The Harris Tweed Shop claims to supply “the loveliest tweed in the world”, which seems like a herculean claim for a small shop remotely located in the Scottish Highlands. So, what makes Harris Tweed so special?
Harris Tweed is no ordinary tweed, as it is the only textile in the UK protected by its own Act of Parliament. The Harris Tweed Act of 1993 established a new statutory body to uphold the distinct and meticulous standards which the tweed must meet if it is to be given the ‘Mark of the Orb’ awarded by the Harris Tweed Authority. This stamp officially distinguishes Harris Tweed above the rest, prompting the Authority to call themselves the “Guardians of the Orb”.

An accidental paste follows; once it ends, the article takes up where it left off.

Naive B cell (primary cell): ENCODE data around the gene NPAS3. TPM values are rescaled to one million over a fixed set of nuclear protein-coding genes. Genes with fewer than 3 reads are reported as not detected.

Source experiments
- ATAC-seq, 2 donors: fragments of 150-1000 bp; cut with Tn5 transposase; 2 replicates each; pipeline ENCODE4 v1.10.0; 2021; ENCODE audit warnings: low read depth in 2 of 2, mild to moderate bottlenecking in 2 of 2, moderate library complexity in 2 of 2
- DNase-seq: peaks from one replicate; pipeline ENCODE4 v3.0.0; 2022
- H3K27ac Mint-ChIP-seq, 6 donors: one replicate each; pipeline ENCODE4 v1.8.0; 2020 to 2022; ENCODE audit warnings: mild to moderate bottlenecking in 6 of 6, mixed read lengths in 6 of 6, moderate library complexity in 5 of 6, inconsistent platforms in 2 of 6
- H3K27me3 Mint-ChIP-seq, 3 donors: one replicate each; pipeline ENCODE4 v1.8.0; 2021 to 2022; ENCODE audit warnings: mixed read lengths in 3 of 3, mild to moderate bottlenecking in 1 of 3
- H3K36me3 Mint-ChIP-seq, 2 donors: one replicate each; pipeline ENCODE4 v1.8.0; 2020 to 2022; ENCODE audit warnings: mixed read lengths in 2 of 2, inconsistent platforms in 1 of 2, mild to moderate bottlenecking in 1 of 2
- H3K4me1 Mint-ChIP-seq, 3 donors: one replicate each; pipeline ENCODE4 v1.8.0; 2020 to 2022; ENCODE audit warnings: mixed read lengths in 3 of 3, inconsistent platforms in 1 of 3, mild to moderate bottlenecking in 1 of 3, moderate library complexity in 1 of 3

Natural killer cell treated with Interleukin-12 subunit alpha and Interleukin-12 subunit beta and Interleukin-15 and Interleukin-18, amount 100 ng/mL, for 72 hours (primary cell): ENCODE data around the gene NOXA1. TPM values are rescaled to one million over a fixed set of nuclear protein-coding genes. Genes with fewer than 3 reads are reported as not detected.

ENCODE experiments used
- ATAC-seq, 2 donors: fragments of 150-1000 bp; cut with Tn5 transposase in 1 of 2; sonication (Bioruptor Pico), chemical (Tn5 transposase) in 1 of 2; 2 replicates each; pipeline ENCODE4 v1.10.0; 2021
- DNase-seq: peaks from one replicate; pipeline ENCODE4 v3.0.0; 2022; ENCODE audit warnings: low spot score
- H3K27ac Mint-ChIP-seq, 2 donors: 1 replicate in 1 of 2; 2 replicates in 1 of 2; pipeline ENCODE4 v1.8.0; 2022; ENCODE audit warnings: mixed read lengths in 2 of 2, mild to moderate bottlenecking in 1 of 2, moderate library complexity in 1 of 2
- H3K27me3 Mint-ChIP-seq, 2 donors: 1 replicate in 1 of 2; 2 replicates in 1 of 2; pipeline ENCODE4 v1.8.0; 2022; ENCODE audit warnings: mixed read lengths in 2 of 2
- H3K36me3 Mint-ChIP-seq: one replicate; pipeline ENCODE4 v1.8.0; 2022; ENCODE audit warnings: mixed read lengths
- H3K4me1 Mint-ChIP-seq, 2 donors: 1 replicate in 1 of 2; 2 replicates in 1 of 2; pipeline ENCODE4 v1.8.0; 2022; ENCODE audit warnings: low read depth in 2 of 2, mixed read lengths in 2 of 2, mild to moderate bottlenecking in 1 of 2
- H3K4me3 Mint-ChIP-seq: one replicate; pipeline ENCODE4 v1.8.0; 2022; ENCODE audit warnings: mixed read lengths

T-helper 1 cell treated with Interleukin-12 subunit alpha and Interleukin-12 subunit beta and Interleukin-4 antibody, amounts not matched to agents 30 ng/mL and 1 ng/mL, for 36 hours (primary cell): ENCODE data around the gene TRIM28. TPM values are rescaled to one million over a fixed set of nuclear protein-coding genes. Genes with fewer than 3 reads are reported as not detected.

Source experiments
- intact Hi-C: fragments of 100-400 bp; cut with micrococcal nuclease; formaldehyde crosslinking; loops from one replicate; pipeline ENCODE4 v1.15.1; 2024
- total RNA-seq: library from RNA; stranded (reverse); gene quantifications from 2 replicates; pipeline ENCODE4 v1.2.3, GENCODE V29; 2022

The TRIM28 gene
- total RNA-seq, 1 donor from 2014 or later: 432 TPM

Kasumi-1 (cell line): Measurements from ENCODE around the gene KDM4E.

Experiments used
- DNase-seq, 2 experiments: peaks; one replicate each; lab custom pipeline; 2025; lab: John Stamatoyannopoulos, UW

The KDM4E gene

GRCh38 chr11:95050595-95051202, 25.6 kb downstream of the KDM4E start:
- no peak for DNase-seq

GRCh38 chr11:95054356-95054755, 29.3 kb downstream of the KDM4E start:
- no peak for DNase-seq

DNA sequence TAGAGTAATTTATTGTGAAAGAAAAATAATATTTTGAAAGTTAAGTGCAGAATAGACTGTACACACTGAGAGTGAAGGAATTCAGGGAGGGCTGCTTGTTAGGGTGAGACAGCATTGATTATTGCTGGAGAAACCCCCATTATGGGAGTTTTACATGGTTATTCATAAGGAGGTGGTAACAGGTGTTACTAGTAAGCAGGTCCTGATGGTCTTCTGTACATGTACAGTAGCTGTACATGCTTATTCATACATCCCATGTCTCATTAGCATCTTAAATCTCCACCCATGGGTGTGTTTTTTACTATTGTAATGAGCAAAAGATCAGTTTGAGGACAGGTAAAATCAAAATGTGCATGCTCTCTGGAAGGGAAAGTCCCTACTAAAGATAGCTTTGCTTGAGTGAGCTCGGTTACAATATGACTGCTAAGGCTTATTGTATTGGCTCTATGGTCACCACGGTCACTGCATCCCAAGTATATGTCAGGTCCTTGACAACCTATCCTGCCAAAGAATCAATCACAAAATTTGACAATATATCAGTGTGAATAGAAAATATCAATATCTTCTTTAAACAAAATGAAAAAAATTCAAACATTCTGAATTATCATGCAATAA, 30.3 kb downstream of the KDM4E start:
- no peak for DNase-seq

By law, the tweed must be produced in the Outer Hebrides of Scotland on the islands of Lewis, Harris, Uist, and Barra, and follow a precise manufacturing process. It is made from a blend of pure virgin wool from Scottish mainland and island sheep, which must be washed, dyed, and dried on an island mill before being spun. Dying wool before spinning it is an uncommon production technique, which creates a unique colour rich with labyrinthine shades and hues. Secret proportions of coloured and white wools are then blended together into a yarn, spun, and warped ready for weaving.